I have been keeping it happy today.
And by “keeping it happy,” I mean watching the adorable minions in one of my favorite movies of all time, Despicable Me. And tripping hilariously all over myself trying to dance along with Pharrell Williams’ “Happy” (and settling for enthusiastic clapping instead). And making a fantastic spinach mushroom quiche that made my generally egg-adverse tastebuds incredibly happy.
I’m not sure why it took me so long to make and post a recipe for a quiche. Granted, I’m not a fan of fried, scrambled, or poached eggs (runny yolks, ew) in any form. But I do love quiches and frittatas. On top of that, quiche has an interesting culinary history. Although quiches–egg custards filled with vegetables and meat that are typically baked in a single pastry crust–are quintessential French fare, the dish actually originated in Germany (the word quiche is derived from the German word Kuchen, which means “cake”). So, at least etymologically-speaking, quiches are cakes.
I’ll admit that the appeal of eating a savory “cake” was amplified this time around by the idea of being able to make a good lunch or supper dish that can be enjoyed cold. Then there is the virtue of any dish that combines two of my great loves, dark green spinach and earthy brown mushrooms–the latter of which I love with a deep and abiding regard that is downright Hobbitish. (No lie. I am with Merry and Pippin, whom I expect would have completely forgotten about the Ring if presented with a large basketful of mushrooms purloined from some unsuspecting farmer’s garden.)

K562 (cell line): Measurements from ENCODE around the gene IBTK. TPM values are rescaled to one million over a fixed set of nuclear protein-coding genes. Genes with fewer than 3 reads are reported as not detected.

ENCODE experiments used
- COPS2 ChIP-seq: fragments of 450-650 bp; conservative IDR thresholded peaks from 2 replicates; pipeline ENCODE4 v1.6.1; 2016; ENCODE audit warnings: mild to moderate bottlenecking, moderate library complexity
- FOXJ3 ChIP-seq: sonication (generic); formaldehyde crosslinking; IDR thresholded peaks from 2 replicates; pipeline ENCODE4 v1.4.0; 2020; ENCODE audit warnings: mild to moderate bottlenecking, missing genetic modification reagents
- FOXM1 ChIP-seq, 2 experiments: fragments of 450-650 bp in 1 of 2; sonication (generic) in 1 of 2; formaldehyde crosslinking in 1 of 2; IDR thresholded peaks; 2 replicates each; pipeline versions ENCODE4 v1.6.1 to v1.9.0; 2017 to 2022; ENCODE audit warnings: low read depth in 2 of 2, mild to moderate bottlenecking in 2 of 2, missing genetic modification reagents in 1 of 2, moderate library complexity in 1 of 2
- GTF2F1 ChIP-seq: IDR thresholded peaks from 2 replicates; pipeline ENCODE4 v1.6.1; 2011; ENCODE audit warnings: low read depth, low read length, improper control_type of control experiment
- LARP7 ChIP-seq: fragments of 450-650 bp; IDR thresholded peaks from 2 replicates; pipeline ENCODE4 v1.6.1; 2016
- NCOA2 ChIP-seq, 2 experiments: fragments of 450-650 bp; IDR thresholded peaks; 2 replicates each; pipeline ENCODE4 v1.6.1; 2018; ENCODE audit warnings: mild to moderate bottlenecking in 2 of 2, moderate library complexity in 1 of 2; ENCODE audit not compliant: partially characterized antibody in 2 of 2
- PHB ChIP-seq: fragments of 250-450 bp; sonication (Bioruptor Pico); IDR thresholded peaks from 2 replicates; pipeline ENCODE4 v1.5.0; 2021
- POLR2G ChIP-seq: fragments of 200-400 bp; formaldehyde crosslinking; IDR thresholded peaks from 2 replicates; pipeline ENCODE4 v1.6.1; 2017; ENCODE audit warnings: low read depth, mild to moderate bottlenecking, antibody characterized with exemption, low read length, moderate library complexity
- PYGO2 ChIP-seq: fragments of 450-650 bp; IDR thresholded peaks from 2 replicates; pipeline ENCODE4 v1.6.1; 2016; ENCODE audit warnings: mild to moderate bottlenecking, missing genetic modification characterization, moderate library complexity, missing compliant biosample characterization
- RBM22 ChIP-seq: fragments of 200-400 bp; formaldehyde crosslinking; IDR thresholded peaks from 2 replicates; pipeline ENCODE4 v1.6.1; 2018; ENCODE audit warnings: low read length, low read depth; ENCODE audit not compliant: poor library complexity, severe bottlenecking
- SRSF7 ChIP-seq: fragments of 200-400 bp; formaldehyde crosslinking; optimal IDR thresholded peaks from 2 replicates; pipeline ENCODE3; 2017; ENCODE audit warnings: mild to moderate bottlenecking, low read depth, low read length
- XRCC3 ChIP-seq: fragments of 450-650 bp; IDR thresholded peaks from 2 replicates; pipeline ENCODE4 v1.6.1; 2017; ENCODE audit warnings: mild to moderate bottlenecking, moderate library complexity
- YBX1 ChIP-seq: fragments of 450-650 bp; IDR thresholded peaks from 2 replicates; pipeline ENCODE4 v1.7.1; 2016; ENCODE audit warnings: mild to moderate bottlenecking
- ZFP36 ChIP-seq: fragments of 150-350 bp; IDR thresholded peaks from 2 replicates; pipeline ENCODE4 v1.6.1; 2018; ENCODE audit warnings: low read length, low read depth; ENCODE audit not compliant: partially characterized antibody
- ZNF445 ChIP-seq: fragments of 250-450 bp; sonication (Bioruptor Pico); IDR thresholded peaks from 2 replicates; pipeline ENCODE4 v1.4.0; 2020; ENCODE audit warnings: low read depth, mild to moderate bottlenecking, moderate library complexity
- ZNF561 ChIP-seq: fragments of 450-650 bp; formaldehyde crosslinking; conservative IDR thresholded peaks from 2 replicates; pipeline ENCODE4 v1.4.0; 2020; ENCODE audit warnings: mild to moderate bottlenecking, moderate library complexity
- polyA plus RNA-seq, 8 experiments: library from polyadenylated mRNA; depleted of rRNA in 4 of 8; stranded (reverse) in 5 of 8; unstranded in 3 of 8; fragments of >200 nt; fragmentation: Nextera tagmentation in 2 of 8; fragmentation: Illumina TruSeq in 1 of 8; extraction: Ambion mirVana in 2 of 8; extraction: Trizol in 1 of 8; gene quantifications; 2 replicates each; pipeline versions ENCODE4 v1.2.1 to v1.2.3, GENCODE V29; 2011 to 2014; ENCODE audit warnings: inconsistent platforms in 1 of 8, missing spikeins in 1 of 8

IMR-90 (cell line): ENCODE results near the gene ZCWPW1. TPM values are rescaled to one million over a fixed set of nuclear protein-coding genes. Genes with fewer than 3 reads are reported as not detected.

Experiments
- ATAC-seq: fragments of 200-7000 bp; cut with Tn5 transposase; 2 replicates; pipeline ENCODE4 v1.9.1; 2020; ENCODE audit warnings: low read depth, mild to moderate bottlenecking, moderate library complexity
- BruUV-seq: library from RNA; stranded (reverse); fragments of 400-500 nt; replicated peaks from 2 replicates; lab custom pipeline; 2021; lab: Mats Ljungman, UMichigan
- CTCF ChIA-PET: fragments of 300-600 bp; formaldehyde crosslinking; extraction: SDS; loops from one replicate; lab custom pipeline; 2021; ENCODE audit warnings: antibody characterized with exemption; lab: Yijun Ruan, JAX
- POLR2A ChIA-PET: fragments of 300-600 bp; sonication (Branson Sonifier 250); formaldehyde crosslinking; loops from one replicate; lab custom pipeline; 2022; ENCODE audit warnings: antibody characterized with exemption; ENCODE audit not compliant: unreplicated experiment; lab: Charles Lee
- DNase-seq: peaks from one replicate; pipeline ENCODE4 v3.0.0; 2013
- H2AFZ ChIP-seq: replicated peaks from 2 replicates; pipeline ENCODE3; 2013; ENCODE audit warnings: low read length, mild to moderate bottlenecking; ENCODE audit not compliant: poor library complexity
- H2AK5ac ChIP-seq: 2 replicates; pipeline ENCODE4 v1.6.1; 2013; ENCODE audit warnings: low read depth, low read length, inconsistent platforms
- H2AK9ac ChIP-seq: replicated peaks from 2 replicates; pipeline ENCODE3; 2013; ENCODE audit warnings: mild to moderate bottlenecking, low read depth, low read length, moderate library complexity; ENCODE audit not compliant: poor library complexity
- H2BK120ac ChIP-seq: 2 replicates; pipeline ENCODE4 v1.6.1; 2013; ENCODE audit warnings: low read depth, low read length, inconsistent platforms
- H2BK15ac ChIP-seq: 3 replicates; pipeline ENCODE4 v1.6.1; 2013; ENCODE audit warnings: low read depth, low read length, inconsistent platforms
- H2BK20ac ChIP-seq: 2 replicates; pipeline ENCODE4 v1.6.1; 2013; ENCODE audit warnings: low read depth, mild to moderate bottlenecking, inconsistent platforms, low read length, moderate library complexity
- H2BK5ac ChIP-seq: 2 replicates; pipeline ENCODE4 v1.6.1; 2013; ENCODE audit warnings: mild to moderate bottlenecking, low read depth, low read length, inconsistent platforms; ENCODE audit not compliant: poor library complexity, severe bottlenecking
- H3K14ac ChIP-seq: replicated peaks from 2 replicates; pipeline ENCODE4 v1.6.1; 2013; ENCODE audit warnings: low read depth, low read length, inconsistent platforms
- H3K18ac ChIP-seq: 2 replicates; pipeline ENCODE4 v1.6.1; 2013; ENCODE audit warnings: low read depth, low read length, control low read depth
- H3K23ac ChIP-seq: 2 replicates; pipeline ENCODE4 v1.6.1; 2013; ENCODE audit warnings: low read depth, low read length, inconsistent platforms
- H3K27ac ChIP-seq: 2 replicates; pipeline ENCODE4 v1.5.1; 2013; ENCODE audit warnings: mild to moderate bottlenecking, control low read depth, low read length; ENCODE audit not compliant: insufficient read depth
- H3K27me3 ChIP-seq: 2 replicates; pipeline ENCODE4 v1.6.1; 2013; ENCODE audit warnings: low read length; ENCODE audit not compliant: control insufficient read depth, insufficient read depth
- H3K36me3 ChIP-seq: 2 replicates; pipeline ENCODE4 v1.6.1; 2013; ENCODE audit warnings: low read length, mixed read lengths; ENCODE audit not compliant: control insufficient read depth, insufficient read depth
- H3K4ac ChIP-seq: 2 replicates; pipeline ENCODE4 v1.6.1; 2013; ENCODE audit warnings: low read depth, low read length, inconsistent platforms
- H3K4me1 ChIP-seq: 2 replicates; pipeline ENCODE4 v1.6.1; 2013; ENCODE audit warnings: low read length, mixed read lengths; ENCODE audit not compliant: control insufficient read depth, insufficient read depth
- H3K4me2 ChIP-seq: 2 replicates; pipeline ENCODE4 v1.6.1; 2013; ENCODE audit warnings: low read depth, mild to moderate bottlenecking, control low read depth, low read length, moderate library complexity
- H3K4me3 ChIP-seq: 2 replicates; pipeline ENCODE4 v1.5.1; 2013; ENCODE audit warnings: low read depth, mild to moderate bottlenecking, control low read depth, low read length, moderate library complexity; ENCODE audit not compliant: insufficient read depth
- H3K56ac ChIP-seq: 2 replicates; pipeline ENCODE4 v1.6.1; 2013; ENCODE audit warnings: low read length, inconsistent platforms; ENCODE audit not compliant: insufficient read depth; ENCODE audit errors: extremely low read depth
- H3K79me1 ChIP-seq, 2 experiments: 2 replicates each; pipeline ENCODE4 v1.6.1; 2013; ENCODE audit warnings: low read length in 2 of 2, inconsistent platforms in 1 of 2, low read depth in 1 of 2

Quiche starts with a pie crust baked in either a pie pan or a tart pan (I used the latter). You can use either your favorite recipe or a store-bought one (I won’t tell!). Although it’s not absolutely necessary, I froze my crust in a 9-inch tart pan with a removable bottom (hahahaha, the name of that pan never fails to amuse me), then par-baked it for about 12 minutes just to make sure it got done after adding in the filling.
While my crust par-baked, I sauteed some mushrooms, chopped some frozen spinach, grated some cheese, and whisked up an egg custard, all while playing “Happy” at a pretty decent volume. I may or may not have also attempted to dance in the kitchen during this process. I admit to nothing.
Sharp cheddar cheese and the secret ingredient–which I beg you not to omit–a few tablespoons of toasted walnuts are sprinkled over the spinach. Then the egg custard is poured over the top and allowed to settle into the filling.
This quiche made me absolutely happy, thanks to its perfect ratio of spinach and mushrooms to custard. Surprisingly enough, the walnuts really made this quiche–they provided just the right crunchy, faintly bitter contrast to the creaminess of the custard,earthiness of the spinach and mushrooms, and saltiness of the cheese.